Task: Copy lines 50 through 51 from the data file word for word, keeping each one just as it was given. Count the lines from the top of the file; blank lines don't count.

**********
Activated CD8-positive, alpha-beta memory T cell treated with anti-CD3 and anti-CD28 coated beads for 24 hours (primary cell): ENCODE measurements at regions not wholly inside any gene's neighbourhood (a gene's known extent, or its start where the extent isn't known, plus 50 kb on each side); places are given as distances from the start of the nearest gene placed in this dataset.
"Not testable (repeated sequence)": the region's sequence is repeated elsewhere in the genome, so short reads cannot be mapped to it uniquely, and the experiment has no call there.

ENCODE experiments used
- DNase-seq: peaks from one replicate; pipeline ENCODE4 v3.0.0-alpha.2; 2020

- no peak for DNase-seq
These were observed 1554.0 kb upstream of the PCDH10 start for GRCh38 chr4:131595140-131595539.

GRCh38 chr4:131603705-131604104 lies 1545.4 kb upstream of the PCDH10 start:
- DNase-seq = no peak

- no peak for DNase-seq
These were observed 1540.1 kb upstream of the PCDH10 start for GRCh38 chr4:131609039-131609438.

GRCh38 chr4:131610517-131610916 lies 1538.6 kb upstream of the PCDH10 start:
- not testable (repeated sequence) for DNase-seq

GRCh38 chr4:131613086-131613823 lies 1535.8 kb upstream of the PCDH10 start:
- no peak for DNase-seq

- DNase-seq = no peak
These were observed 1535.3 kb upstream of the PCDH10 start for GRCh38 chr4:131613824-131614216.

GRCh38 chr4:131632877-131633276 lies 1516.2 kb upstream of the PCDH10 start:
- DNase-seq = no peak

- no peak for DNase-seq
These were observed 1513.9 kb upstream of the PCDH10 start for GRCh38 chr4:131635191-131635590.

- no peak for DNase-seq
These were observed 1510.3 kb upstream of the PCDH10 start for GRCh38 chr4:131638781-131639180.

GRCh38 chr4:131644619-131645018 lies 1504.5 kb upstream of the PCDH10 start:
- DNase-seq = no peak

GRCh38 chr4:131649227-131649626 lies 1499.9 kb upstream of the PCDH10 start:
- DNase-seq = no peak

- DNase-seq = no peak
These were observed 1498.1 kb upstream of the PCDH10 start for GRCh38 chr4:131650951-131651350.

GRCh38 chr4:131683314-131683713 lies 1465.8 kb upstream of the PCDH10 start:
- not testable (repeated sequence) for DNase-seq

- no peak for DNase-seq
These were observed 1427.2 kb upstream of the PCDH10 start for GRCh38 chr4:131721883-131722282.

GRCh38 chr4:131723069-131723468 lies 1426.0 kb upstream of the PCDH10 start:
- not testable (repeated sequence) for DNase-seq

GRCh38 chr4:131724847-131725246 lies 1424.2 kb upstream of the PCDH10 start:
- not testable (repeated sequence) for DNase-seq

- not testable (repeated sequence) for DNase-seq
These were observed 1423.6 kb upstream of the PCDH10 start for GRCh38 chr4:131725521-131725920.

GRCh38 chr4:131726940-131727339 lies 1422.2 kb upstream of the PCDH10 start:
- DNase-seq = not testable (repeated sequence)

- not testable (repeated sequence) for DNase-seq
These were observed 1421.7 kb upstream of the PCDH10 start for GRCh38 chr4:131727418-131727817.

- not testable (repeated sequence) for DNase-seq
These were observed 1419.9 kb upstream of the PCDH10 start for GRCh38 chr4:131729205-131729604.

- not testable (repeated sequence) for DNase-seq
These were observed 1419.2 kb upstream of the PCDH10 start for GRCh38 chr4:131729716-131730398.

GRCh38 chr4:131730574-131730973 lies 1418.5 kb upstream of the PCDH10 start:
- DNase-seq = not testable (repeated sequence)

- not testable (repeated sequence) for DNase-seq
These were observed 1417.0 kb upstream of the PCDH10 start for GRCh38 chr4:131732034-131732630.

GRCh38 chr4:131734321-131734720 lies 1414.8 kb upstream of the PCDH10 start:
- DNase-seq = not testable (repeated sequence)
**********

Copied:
These were observed 1417.0 kb upstream of the PCDH10 start for GRCh38 chr4:131732034-131732630.

GRCh38 chr4:131734321-131734720 lies 1414.8 kb upstream of the PCDH10 start: